With all of the commotion, the other guards showed up and figured they should do something. Not knowing what that might be, they all started yelling and screaming, hoping to scare the buffalo away. Unfortunately, this angered the buffalo. He charged the guards from about 25 yards away, which gave them all just enough time to scatter. The buffalo, feeling cheated, looked around for someone else to kill. He saw the rest of us sitting on the deck, under the lights, practically on display just for him, and said, "Yeah, alright."
He was 35 yards away and turning toward us. Some 15 tables' worth of people got up simultaneously and rushed back inside, clogging the French doors. I stayed where I was. But beside me was an earthen vase with Maasai spears thrown in for decoration. I grabbed one. As the buffalo closed in -- ten yards away, eight, nine -- I didn't raise the spear, or prepare to throw it. I'd never held a spear before. I merely stayed still and braced myself like I was in a lacrosse game, getting ready to make a massive tackle. Then the buffalo stopped about three yards away. He skidded to a complete halt, casually turned around, and trotted off into the Serengeti.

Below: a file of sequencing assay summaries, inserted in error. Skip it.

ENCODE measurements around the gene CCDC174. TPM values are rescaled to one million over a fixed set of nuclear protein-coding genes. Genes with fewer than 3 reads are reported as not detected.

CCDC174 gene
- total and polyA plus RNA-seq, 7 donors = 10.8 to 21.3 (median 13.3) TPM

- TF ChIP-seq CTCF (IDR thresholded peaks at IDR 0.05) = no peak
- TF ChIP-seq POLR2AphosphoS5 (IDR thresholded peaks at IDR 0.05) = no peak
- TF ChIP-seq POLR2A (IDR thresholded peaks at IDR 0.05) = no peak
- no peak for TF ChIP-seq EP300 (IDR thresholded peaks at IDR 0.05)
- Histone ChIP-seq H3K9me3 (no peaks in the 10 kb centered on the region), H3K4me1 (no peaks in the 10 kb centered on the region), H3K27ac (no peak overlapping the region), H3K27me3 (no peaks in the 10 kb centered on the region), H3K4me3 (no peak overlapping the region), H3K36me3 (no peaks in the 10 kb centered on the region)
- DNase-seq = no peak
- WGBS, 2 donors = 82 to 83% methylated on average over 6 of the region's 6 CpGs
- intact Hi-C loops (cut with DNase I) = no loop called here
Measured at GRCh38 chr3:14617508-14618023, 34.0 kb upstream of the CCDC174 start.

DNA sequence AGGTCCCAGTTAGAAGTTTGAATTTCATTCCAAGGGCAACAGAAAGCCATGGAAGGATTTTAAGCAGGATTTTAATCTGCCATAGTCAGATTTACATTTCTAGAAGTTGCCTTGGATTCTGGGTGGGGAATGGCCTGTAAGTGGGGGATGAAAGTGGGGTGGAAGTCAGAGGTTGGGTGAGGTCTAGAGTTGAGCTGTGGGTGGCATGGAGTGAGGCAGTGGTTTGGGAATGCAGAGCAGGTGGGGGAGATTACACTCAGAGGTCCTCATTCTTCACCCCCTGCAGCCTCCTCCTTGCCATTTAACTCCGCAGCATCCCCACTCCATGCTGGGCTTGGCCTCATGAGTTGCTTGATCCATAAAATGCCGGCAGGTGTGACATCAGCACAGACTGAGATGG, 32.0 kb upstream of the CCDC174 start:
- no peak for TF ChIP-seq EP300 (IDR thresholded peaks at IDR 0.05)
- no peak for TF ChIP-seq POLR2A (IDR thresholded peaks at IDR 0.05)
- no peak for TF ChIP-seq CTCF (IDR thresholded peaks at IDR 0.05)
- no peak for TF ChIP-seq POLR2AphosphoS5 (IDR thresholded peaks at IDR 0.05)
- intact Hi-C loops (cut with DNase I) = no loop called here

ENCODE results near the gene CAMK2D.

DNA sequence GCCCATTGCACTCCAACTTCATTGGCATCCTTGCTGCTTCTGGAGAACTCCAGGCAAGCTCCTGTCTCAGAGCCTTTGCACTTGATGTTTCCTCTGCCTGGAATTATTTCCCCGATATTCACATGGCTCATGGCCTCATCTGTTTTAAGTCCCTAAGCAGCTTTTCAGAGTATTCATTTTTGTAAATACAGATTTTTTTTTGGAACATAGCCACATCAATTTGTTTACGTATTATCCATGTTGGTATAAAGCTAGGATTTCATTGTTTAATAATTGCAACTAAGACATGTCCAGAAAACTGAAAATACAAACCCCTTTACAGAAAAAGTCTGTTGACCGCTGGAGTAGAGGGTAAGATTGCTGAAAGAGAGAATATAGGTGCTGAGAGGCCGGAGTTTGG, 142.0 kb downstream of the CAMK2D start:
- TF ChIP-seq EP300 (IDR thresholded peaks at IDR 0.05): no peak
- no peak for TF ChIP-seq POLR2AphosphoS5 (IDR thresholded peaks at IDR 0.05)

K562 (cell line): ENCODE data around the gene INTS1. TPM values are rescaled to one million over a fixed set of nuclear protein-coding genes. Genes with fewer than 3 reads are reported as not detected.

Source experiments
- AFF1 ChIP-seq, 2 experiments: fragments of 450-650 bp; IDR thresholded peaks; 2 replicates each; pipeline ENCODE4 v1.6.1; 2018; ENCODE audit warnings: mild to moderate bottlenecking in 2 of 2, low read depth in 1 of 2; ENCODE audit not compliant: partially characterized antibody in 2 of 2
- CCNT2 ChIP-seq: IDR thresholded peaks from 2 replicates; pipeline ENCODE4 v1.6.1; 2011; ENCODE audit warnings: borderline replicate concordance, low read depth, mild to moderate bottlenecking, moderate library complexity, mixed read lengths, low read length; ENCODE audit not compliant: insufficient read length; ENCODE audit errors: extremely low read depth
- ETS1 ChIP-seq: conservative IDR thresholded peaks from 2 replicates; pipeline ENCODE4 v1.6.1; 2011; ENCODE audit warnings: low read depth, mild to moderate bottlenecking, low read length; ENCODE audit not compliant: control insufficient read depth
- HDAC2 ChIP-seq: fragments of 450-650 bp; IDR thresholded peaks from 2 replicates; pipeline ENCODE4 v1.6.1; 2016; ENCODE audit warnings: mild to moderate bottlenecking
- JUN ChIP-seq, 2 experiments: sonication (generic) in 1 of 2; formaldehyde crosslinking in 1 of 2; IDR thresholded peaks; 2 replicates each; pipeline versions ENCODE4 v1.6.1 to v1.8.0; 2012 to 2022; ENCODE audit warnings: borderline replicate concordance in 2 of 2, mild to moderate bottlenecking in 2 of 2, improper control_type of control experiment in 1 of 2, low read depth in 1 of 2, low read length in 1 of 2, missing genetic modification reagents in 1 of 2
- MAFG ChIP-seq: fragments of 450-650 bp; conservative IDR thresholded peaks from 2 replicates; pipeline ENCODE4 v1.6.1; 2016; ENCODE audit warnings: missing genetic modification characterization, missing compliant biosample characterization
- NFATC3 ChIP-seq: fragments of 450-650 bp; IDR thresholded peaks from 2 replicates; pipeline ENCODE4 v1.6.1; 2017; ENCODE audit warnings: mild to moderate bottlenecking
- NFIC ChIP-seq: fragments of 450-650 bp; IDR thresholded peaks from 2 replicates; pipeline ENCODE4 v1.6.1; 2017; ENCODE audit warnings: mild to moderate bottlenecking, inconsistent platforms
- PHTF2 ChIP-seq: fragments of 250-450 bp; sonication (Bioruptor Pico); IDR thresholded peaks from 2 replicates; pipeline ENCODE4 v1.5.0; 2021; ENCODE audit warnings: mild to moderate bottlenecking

"Do you think it was because I held my ground?" I asked later as one of the staff poured me a drink.
"Haha, no," he said. "It was the wall."
I'd forgotten about the three-foot stone wall surrounding the dining area.
"But he could have jumped the wall, right?"